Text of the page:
Tuesday, December 6, 2016

Slip slidin' away . . .


I now live in northern Texas, where we're currently experiencing our coldest temperatures of the 2016/17 winter thus far.  It's down to all of 42°F outside.  I know, you folks in the snow-and-ice belt are unspeakably sorry for us about that . . .

Nevertheless, I did feel sorry for the good people of Montreal, Canada, who were caught up in this.  Watch the video in full-screen mode for best results.





I'm sure the nice policeman was less than amused at becoming part of the problem, rather than the solution . . .




Peter

9 comments:

Uncle Lar said...

Even in snow country the first winter event has everyone resetting their brains to the different physics of the slippery stuff, both for driving and walking.
Grew up in Northern Illinois and still recall the sensation every year that first time you felt the tires break free from the pavement. That Oh shit you idiot, it's winter again. Friction is no longer a major player here.

lee n. field said...

I was in something like that once. Very icy conditions, folks driving down the highway were all going ~25 or so. Someone up front lost control. 20 car slow motion pileup, like slow montion bumpercars.

(This was also northern Illinois. US Route 20, 1993 or so.)

Tal Hartsfeld said...

If you're living in northern Texas just wait until the first ice storm of the season
...which usually comes somewhere between a streak of 50-to-60-degree weather patterns, usually from late-December to early-March.

Oh, yeah, it still warms up in-between. You get "all four seasons" between late October to early April. From May to September it's all just ...HOT!!! HOT!!! HOT!!!

Will said...

I notice the cop just had his brakes locked while he slid backwards. If he had stayed off the brakes, and spun up his drive tires, he might have kept from hitting.
Seems the plow has his pavement runners set for non-contact with the blade. Maybe for manhole cover clearance? Can't use if for stopping if it doesn't touch the road!
BTW, that isn't snow causing the problem, it is a sheet of ice under that fluffy stuff. Those vehicles are sliding much too easily for just snow.

Minecraft Chuck said...

Back when I was young, I worked the late shift at a megamart. While I was inside, the rain turned to sleet, then snow. When my shift ended, I went to my car and headed home. I ended up sliding sideways past the front of the store, over a hundred yards, at less than 5mph.

Flugelman said...

Love the shot there close to the end with the bystander waving "Bye Bye" to the snowplow truck.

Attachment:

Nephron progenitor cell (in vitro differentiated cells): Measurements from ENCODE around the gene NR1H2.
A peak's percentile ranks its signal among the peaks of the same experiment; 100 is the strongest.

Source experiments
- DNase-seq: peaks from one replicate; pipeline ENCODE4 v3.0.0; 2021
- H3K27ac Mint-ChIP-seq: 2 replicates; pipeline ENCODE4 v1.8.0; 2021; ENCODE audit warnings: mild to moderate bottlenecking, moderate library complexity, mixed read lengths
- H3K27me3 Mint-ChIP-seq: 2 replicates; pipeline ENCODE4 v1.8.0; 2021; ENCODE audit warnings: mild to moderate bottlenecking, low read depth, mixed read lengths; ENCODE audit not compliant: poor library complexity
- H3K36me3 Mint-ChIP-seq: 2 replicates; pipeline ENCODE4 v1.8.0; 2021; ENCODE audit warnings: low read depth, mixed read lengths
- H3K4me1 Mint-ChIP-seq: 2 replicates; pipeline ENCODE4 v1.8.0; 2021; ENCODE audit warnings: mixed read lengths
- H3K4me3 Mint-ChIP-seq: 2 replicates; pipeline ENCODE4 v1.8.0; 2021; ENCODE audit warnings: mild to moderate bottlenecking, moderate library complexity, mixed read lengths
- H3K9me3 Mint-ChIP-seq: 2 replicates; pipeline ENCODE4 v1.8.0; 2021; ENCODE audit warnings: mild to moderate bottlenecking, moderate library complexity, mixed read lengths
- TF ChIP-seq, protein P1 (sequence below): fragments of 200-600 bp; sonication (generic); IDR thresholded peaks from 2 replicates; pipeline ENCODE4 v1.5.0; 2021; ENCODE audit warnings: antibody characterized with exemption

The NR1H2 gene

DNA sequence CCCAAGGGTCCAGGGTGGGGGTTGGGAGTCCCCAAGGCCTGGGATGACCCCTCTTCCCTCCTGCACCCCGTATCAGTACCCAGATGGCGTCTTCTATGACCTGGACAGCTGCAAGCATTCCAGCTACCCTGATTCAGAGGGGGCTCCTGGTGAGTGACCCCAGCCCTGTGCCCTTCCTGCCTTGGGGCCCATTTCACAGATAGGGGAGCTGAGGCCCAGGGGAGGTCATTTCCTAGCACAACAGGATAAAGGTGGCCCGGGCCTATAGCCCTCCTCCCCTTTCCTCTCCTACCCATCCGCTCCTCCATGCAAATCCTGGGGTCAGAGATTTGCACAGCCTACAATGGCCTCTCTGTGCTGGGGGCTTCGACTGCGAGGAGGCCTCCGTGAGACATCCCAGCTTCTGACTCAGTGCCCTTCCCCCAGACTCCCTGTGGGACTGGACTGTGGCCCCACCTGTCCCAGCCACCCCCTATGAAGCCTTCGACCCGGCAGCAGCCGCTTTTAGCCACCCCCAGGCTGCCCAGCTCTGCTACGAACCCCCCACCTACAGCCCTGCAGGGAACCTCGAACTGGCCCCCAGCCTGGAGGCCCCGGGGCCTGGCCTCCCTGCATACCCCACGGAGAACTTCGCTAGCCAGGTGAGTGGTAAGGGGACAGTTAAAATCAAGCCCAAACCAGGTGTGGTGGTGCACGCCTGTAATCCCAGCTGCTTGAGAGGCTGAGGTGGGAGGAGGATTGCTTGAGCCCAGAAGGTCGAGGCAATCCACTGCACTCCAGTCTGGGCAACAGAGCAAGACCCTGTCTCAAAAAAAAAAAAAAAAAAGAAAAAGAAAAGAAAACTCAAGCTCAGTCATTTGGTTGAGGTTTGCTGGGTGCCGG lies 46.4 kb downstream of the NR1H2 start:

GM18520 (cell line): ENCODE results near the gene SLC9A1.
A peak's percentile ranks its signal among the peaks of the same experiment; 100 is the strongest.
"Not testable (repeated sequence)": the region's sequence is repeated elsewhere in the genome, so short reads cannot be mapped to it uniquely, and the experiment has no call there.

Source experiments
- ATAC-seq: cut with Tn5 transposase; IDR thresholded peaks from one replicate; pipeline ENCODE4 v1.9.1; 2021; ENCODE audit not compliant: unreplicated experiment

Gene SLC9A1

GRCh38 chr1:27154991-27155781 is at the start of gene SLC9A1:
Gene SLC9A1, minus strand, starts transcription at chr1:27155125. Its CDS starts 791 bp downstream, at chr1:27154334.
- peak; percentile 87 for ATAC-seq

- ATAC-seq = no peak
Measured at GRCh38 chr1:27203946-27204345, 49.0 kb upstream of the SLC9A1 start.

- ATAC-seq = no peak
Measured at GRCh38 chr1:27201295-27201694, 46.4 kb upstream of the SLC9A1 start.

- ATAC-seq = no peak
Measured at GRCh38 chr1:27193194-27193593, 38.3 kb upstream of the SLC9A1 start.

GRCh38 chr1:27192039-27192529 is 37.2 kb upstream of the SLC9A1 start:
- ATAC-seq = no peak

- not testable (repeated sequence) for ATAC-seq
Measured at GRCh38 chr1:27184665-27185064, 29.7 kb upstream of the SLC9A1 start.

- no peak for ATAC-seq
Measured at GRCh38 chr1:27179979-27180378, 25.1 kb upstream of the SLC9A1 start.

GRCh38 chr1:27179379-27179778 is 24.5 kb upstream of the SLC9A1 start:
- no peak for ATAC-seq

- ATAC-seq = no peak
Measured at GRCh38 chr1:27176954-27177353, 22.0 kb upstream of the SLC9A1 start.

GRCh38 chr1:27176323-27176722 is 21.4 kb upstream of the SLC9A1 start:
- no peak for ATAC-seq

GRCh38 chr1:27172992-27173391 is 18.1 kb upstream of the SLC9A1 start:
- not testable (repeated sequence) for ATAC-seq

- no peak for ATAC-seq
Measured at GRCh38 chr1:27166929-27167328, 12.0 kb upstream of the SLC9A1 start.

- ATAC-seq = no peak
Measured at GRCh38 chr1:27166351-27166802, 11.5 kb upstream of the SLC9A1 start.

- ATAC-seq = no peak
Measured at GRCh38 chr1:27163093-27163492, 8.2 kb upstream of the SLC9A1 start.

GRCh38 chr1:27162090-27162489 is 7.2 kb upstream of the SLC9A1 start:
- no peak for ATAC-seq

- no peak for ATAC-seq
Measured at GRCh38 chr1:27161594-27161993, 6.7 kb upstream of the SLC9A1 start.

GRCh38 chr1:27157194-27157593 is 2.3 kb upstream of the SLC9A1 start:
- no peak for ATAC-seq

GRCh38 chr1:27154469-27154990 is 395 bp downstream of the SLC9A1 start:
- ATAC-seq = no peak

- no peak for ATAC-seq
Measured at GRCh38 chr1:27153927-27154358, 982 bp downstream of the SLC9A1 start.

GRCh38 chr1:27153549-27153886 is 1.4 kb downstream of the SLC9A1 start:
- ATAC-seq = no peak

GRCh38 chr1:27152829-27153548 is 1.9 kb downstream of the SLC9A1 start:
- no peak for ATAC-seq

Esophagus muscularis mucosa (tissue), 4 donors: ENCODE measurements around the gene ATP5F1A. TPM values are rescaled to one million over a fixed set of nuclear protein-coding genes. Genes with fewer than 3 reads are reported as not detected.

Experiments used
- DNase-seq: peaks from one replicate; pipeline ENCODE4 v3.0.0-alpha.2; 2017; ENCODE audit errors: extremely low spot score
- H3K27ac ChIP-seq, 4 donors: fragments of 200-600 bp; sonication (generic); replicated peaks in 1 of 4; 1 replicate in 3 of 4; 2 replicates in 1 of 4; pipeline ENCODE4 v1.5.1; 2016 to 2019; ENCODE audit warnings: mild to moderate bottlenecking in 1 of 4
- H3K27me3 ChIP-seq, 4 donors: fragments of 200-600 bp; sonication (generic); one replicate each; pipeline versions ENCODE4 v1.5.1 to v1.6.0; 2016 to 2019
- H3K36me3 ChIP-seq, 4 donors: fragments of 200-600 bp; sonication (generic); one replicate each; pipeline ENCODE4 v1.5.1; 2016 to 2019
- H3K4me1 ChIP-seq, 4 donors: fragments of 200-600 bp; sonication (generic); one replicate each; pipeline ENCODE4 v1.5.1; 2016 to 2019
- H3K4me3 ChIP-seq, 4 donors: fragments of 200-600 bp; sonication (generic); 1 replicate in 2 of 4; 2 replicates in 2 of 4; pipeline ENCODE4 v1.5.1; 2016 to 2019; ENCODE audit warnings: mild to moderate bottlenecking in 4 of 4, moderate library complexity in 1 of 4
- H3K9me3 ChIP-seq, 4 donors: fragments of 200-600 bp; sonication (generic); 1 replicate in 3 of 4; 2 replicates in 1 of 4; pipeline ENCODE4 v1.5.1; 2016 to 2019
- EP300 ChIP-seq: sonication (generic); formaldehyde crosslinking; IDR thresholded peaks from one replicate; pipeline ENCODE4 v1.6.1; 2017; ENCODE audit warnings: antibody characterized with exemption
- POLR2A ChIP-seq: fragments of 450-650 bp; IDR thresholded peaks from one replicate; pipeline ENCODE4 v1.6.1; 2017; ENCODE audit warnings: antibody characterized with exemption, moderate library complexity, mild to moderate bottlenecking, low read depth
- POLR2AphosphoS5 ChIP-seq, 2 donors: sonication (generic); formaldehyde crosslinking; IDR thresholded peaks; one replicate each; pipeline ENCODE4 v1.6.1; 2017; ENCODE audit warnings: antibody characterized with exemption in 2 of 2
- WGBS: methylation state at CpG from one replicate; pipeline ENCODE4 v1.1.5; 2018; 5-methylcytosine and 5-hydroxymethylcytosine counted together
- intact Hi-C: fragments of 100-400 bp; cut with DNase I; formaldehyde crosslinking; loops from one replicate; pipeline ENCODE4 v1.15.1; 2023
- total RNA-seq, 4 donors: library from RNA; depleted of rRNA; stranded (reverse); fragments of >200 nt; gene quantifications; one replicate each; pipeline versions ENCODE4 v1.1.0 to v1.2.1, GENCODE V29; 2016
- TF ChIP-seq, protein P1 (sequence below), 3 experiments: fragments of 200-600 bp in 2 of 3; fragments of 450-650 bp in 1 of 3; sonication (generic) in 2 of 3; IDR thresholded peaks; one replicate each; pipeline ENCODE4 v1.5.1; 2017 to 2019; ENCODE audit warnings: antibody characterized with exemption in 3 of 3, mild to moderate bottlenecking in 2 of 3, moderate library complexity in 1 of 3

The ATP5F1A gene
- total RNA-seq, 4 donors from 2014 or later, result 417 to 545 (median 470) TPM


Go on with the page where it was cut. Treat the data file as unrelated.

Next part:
Not unusual here in North Texas to see some idiot bypassing a line of traffic at 50+ on solid ice because they have 4 wheel drive.

Quartermaster said...

Yes. I'm unspeakably sorry for your plight. having lived in Texas, I remember a few "Blue Northers." It can, and will, get worse.

Anonymous said...

I lived in Michigan (mostly Northern exurbs to Detroit) for 30 years - then lived/worked in Connecticut (Hartford area) for 2-1/2 years; I well remember time like that...NOT "fond memories" at all.

Also did a winter season overseas, working on-contract in Sweden - fortunately, I did no driving while there...

Moved - at last - to S/E coastal NC - where such "winter fun" is almost-purely "theoretical"...8-)

Two phrases come to mind for those folks in Montreal: 1) "Studded tires", and 2) "Stay home"

Presently enduring the mid-40s hereabouts at night, mid-50s daytime - rains, and now and then we get some big winds (i.e., hurricane "near-misses"), but even icy pavement (much less actual snowfall) is, as stated, pretty much theoretical - and that's the way we like it.

J. S. Bridges
Wilmington, NC

Anonymous said...

Got our first snow last weekend. Made me get busy and put the snow tires on and get chains dug out. Too many people don't use proper snow tires these days. All-Season tires just mean they suck in all seasons. Oh and those mud tires on your 4x4 suck in snow and ice. Most all-terrains I've tried do too. A set of chains on a 4x4 will let you go about anywhere. A set of good Bridgestone blizzaks are better for variable conditions and not the pain in the ass chains are. Well worth the investment if you drive in winter conditions.